In Part I, the symbology behind Mortis — the world and the trinity of Overlords — was explored, where it was posited that Lucas, Supervising Director Dave Filoni, and writer Christian Taylor, continue the tradition of drawing from human mythological history as source inspiration for their Star Wars tales.
Between the griffin Daughter and the gargoyle Son stands the Chosen One, bound by prophesy, in a world made from the nature of the Force itself, capable of taming each of these creatures, as with the Mesopotamian “master of the griffins.”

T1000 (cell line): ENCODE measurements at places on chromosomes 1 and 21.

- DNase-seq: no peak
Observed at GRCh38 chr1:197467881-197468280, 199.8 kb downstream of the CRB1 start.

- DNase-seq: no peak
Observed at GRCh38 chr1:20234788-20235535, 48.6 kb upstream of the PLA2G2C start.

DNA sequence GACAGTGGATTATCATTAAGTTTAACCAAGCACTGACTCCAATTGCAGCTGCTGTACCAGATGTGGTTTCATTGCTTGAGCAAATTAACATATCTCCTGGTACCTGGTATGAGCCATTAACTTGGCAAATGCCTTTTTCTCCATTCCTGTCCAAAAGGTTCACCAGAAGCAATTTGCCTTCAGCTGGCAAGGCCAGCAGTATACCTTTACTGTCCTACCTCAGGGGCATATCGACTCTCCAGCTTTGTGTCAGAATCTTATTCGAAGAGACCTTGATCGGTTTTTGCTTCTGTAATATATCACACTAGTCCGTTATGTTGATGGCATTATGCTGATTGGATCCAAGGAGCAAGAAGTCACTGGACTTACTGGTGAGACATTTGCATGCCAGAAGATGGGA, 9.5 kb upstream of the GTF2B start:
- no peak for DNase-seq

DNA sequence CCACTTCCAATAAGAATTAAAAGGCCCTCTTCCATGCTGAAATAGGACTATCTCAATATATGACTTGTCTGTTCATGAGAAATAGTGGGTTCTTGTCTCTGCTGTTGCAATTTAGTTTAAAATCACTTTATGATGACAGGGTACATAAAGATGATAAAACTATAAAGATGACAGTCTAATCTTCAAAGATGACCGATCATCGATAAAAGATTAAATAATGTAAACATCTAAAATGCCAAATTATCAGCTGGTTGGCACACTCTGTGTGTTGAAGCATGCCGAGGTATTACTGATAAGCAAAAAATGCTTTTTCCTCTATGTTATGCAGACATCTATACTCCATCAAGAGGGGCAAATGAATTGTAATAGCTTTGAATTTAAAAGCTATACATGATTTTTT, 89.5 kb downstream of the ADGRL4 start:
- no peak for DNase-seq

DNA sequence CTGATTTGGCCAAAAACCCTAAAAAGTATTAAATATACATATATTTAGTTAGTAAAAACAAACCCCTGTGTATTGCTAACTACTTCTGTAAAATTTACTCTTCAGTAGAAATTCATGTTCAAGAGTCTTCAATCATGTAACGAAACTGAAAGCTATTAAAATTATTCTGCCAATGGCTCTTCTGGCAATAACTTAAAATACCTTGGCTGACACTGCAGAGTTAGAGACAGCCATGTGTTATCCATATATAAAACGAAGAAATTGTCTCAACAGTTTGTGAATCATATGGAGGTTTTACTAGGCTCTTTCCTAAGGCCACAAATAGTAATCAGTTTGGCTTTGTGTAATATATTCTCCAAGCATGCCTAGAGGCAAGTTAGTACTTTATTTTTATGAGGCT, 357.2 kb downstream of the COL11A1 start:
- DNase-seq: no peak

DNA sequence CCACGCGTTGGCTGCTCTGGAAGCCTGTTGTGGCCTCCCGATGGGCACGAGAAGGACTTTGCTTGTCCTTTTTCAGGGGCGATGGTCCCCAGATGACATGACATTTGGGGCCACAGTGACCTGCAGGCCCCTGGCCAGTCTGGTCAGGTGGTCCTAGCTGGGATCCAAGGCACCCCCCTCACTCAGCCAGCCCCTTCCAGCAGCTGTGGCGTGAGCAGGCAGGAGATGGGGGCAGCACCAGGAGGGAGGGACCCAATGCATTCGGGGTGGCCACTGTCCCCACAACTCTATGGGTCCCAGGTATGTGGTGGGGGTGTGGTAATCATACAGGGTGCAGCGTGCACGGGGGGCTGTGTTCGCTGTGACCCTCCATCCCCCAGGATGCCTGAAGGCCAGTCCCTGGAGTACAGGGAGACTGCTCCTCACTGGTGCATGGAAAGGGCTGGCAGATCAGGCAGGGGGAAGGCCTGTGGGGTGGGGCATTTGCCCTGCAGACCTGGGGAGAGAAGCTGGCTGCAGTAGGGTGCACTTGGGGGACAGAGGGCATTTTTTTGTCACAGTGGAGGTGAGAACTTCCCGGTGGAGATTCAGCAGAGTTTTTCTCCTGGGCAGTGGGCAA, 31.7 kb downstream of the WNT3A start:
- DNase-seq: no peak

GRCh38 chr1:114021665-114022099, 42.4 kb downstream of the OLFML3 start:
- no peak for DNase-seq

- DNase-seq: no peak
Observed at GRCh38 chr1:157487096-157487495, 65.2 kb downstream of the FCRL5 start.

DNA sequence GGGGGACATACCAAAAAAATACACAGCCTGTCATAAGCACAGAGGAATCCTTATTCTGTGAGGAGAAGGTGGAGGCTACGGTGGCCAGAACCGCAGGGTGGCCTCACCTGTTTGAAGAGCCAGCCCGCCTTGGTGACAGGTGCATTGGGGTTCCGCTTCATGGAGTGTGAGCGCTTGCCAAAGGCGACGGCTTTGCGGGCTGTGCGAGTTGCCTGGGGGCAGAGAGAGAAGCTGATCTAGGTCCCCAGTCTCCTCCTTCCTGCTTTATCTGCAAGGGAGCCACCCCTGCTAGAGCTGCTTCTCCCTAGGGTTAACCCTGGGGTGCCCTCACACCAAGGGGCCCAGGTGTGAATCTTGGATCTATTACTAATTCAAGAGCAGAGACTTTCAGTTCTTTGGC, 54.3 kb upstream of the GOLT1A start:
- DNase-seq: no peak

Indeed, Anakin’s destiny does stand above the Jedi and the Sith, as Lucas removes his character from the limited vestiges of flawed humanity, affording him the status of Force deity replete with virgin birth. As both Orders seek to utilize and manipulate his power, Anakin has a hand in eviscerating both — he is, in essence, Shiva the destroyer in Star Wars mythology, cultivating balance and reciprocity through an Old Testament, “fire and brimstone” approach. Apparently, the Father understands the wisdom of hiding his power from the galaxy’s population. He tells Anakin, “There are some who would like to exploit our power; the Sith are but one. Too much dark or light would be the undoing of life as you understand it.” This man engenders enough wisdom to understand that the Jedi would be just as guilty of exploiting their power to eradicate evil, as the Sith would be in cleansing the galaxy of good. Either tipping of the scale would spell doom for all who inhabit the world of Star Wars.